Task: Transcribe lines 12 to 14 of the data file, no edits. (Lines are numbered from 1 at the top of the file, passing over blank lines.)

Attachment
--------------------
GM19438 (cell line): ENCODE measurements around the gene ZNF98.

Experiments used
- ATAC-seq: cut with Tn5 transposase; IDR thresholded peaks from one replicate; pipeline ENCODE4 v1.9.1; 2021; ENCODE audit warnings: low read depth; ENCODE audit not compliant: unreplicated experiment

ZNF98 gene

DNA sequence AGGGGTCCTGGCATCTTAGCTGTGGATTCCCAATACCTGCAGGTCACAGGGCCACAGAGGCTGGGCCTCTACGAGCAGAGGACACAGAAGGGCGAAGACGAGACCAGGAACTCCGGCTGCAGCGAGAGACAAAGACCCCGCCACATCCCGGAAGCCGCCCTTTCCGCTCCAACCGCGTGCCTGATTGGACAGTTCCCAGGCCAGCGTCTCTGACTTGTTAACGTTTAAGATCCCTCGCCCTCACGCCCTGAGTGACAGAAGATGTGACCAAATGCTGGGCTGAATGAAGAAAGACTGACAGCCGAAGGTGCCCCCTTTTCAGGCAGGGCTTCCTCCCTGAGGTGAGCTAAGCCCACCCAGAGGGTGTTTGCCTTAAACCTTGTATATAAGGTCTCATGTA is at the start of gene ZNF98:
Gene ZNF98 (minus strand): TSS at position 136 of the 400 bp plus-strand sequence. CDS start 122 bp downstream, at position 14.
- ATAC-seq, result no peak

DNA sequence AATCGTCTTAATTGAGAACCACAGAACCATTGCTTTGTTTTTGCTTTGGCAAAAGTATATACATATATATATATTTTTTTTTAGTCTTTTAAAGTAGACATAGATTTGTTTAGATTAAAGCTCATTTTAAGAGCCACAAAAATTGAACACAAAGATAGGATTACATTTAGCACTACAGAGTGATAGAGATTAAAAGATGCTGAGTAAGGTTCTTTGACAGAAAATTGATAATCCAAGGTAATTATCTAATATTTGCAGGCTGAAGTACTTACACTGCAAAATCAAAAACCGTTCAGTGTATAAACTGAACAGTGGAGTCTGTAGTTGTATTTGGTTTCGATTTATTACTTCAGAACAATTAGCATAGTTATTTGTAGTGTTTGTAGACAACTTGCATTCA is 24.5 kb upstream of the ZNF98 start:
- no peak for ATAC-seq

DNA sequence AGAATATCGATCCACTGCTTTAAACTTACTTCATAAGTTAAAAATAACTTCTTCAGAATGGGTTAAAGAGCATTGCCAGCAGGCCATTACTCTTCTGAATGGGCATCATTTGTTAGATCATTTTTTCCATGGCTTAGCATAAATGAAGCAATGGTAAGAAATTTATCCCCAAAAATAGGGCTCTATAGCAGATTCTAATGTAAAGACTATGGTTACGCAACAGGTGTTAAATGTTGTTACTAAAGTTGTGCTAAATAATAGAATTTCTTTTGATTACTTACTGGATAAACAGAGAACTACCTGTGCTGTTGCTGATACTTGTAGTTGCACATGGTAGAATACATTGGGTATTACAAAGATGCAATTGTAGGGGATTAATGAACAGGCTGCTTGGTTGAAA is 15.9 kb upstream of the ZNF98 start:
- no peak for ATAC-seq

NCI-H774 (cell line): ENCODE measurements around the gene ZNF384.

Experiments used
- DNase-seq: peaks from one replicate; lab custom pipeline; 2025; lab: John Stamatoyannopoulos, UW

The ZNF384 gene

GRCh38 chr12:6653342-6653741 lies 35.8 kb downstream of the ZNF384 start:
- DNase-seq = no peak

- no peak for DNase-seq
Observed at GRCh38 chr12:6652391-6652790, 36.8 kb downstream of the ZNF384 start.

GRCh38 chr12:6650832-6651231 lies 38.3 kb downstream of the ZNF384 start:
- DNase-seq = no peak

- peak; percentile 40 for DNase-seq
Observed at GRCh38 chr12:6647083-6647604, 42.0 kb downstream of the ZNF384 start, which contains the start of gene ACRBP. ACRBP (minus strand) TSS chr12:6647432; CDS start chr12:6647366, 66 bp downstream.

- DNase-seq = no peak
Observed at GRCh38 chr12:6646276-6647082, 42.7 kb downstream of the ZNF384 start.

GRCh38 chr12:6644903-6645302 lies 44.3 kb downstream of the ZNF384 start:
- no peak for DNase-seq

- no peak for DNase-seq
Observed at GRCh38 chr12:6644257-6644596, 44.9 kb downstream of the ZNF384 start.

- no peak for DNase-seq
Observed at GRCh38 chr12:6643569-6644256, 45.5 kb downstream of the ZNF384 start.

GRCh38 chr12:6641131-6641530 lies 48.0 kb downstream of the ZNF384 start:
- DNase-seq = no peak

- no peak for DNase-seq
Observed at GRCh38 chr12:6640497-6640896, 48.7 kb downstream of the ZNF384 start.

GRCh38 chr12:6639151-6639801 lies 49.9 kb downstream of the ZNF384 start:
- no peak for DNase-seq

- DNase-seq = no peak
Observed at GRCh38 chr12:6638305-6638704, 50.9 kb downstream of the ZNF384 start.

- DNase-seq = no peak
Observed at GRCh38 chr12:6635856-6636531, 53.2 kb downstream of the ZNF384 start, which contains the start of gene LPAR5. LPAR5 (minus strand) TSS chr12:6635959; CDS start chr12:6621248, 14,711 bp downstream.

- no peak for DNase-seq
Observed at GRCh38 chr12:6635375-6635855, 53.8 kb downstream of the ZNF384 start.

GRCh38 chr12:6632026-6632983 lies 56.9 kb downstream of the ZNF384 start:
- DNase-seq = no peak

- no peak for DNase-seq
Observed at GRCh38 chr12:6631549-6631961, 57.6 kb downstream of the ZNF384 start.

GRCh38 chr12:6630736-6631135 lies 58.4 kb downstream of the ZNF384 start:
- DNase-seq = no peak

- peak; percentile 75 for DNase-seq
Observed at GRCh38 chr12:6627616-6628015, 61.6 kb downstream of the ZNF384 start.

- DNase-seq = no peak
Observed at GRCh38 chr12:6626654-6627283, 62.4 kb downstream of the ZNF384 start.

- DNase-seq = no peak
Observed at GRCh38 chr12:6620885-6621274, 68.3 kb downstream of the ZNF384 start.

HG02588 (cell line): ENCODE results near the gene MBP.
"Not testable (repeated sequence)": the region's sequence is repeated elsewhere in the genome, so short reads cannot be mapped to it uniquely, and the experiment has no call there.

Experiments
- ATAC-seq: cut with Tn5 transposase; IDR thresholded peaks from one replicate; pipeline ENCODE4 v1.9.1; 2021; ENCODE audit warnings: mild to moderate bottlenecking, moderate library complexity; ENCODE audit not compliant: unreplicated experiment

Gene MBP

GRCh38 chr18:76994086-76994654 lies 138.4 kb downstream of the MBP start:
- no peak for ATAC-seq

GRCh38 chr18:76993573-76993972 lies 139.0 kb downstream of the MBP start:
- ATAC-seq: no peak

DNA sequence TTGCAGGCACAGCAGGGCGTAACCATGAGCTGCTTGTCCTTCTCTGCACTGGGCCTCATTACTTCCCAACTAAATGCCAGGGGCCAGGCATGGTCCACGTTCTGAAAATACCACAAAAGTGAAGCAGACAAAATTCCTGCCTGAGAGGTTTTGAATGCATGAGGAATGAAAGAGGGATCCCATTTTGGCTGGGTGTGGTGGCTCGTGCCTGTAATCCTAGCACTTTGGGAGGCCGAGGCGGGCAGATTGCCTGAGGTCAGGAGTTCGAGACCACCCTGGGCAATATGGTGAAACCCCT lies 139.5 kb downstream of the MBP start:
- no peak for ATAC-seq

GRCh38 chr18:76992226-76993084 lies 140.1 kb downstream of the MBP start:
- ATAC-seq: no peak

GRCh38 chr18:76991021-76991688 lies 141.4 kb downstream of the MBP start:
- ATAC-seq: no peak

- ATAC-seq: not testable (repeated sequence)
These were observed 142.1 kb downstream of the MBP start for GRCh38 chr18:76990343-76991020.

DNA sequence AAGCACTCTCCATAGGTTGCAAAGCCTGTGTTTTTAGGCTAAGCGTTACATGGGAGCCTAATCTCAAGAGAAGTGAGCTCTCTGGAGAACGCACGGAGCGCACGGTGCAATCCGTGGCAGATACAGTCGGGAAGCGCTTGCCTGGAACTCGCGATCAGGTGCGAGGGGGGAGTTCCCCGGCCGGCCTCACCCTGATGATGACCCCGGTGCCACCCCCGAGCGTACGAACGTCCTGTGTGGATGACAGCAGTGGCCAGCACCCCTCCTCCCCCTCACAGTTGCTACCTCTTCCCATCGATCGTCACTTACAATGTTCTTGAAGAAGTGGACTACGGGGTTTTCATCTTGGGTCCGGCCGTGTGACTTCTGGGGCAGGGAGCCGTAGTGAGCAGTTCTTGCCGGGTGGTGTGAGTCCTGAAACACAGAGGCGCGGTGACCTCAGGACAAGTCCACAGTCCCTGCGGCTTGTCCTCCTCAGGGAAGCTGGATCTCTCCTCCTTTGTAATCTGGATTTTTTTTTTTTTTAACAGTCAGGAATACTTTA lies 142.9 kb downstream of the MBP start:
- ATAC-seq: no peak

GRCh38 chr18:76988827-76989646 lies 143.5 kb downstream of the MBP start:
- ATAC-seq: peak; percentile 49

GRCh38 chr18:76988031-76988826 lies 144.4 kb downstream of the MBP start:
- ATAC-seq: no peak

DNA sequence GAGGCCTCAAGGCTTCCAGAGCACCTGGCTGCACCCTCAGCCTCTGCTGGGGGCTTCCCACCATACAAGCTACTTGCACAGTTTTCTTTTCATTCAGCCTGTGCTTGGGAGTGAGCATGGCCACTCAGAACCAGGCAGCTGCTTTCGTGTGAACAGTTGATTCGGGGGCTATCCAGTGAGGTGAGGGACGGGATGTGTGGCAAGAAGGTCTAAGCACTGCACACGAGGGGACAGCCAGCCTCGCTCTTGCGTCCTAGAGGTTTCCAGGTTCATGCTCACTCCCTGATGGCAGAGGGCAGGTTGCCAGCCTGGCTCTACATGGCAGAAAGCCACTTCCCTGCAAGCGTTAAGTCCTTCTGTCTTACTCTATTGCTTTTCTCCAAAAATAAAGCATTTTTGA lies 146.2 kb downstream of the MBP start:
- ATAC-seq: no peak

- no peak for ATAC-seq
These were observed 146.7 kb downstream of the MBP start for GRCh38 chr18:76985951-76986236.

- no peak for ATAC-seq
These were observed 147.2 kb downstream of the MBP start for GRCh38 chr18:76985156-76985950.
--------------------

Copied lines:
NCI-H774 (cell line): ENCODE measurements around the gene ZNF384.

Experiments used
- DNase-seq: peaks from one replicate; lab custom pipeline; 2025; lab: John Stamatoyannopoulos, UW